Short session, short on ideas
The 2009 regular legislative session was the short version of a Louisiana Legislative Session, which lasts 60 calendar days and focuses primarily on fiscal issues. While development of the budget did dominate much of the debate this year, the fiscal focus was limited to ordinary approaches to budget cutting and put off for another year any consequential talk of revenue and spending reform.
Being a hybrid session, in which legislators can introduce up to five non-fiscal bills, action was taken on the education, criminal justice, retirement, health care, ethics and open government fronts. Unfortunately, to a large extent, meaningful reform was delayed or unraveled on each front and any positive action was minor. Records transparency, previous ethics reforms, school accountability, health care for the Medicaid program, higher education and conflict of interest protections all took a blow.
The executive budget initially proposed deep cuts to higher education and health care without a plan for strategic implementation of the downsizing those cuts would have required. The projected budget shortfall was mitigated to a large degree with nearly $1 billion in federal economic stimulus dollars that will be eliminated in 2012, a year that has come to be known as “the cliff.” The proposed budget included $666 million in stimulus funds to replace lost general fund revenue and $277 million to mitigate other revenue reductions. At the outset, this windfall revenue set the stage for two major plots that were played out this session: 1) delaying big decisions that would set clear priorities for spending cuts, and 2) propping up ongoing expenditures with one-time/two-time revenue sources.
All talk of solutions that would have provided additional recurring revenue for the coming years was highly contentious and rejected at the outset. “No tax increases” was the mantra used to fight two ultimately unsuccessful efforts to find a revenue solution – only one of which was an actual tax increase. SB 335, which was supported by PAR, would have delayed an income tax break and held taxes steady for the next three years for the 24 percent of taxpayers who itemize their tax returns. HB 75 would have increased the cigarette tax.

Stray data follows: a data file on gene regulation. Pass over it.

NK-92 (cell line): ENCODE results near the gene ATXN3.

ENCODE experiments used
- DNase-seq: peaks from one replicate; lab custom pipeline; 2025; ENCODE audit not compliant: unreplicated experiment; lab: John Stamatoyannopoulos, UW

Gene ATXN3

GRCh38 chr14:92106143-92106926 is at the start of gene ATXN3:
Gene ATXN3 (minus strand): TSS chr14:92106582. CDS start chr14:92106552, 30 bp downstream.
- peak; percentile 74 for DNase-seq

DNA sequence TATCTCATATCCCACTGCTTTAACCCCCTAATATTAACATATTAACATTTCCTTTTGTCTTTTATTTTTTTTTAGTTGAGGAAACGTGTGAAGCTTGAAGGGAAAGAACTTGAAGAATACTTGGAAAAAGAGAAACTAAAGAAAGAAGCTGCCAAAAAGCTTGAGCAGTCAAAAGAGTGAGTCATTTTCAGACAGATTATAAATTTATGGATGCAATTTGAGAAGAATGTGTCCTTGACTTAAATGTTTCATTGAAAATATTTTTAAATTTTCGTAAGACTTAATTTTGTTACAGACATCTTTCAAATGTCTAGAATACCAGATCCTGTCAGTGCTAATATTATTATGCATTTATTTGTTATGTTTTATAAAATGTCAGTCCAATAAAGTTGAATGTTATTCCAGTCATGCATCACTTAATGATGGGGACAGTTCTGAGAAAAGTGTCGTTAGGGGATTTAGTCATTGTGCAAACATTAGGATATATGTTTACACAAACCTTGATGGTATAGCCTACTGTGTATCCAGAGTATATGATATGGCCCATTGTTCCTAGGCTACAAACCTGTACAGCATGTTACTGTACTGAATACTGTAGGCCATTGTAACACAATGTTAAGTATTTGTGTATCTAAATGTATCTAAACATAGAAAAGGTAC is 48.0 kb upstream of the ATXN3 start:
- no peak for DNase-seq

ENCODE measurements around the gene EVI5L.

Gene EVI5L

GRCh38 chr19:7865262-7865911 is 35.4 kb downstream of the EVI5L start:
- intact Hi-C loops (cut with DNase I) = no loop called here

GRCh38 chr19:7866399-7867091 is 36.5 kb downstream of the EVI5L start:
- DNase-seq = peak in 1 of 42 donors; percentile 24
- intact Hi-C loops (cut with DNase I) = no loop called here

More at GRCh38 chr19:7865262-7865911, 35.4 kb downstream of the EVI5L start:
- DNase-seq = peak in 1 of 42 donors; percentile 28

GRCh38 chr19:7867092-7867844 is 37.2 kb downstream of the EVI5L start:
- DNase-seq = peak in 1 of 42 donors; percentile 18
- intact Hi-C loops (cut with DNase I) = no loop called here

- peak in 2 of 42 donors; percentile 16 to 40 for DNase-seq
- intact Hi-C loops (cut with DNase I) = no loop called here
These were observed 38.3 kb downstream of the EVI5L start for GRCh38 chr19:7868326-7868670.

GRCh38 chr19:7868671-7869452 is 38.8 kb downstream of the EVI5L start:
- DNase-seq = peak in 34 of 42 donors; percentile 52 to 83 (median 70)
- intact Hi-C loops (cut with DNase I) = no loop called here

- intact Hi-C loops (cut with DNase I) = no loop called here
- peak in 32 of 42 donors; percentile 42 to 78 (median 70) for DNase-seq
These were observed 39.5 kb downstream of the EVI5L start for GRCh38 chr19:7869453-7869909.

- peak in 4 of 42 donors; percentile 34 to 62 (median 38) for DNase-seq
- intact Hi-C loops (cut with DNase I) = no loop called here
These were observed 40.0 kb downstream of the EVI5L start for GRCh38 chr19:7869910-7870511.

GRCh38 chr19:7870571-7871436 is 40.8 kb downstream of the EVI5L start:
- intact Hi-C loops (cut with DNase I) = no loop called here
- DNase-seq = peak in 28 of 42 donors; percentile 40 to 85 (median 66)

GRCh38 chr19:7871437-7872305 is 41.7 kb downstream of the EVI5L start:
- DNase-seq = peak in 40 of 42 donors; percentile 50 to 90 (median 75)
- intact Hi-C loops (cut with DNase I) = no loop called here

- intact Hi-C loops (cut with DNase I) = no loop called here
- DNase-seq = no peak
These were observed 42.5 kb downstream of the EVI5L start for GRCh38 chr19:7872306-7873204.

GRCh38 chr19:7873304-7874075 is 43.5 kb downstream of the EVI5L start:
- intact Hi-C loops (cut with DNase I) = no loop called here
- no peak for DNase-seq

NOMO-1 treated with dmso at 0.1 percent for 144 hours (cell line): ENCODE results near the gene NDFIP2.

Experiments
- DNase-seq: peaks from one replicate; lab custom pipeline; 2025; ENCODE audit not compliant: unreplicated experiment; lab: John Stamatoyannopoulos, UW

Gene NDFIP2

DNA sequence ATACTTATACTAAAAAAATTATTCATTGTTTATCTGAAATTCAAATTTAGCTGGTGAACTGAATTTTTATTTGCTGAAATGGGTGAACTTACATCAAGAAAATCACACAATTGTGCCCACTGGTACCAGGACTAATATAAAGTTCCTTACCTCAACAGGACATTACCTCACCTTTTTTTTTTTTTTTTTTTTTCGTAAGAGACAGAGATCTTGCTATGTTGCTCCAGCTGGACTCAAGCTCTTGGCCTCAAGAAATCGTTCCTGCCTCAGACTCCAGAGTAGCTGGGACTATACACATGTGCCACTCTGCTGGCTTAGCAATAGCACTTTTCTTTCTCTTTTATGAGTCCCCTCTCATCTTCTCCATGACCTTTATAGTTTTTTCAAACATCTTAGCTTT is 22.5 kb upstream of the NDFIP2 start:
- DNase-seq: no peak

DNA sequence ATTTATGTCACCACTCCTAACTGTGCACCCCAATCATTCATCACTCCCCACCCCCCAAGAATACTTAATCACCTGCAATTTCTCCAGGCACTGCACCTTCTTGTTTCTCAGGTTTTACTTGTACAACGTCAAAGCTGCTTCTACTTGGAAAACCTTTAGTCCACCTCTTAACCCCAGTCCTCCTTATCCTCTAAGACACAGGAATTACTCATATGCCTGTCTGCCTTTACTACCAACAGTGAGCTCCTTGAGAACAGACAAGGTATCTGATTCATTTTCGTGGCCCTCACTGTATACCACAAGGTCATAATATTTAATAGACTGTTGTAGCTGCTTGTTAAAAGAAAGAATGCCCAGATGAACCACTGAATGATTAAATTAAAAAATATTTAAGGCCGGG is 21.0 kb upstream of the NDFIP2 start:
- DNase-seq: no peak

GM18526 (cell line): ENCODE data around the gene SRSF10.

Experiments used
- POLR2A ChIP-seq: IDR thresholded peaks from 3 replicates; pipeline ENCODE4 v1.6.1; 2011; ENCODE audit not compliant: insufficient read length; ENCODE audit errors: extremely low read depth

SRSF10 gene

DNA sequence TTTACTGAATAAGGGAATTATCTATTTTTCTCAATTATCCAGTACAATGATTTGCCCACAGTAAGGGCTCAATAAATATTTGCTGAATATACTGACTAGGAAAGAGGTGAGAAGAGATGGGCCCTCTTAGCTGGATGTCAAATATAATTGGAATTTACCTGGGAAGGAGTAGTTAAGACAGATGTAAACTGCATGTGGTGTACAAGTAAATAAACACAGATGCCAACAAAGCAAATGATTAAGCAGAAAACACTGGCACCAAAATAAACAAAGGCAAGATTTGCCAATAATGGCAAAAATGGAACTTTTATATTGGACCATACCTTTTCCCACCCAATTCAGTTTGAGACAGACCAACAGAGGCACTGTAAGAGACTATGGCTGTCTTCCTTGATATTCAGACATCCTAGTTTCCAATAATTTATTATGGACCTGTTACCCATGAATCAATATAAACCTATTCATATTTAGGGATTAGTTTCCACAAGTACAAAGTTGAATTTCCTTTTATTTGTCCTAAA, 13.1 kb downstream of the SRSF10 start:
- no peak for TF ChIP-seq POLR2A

The proposed income tax break delay became the crux of a new level of budget games when it was supported by the Senate in order to reduce higher education budget cuts that the Senate found untenable. The budget volleying relied upon some calculated moves by the House, Senate and governor that centered on contingency budgeting, veto deadlines, propagation of appropriation bills, “finding” money and the usual back-room horse-trading.
Neither the legislative nor executive branch of government was bold enough or prepared enough to propose and stand behind a strategic adjustment to the level of services the Louisiana government can and should continue to provide. The downsizing, right-sizing, streamlining and sustainability were simply delayed.
Throughout the session, budget negotiations addressed a proliferation of proposals to use sources of one-time funding to mitigate cuts. The final FY 10 budget tapped into a variety of cash reserve funds, including the rainy day fund, an insurance incentive fund, the Mega-Project Development Fund and a potential windfall from a tax amnesty program, to minimize cuts to higher education and health care. Even with the additional funding, spending was reduced well below existing levels.
The budget that resulted completely eschews a common principle of fiscal responsibility that calls for recurring revenue to support recurring expenditures. That violation of principle, to some extent, was unavoidable to ease the impact of the fiscal crisis. But, revenue solutions should also have been brought to bear. Though there was much hype and congratulatory remarks being passed around for the last-minute rescue of the higher education and health care budgets, they were balanced by leaning heavily on one-time funds. By steadfastly refusing to consider raising any type of revenue to provide sustainable funding for essential public services, lawmakers left the state’s budget in a precarious position.
Yet, in the midst of a fiscal crisis, budget-makers continued their usual practice of loading up the budget bill with parochial amendments (a.k.a. slush, earmarks, non-state expenditures). They provided almost $34 million in politically-negotiated funding for local governments and nonprofits.
Fiscal reform this session was limited to the governor’s package of bills that called for a streamlining study commission and a few limited measures to increase budget flexibility when shortfalls arise. SB 1 died in conference committee. It called for a constitutional amendment to increase from 5 percent to 10 percent the amount by which the governor and Legislature can redirect dedicated revenue when overall revenue declines by a certain amount. SB 2, which did pass, enables those cuts (still at the 5 percent level) to be made annually instead of only every other year.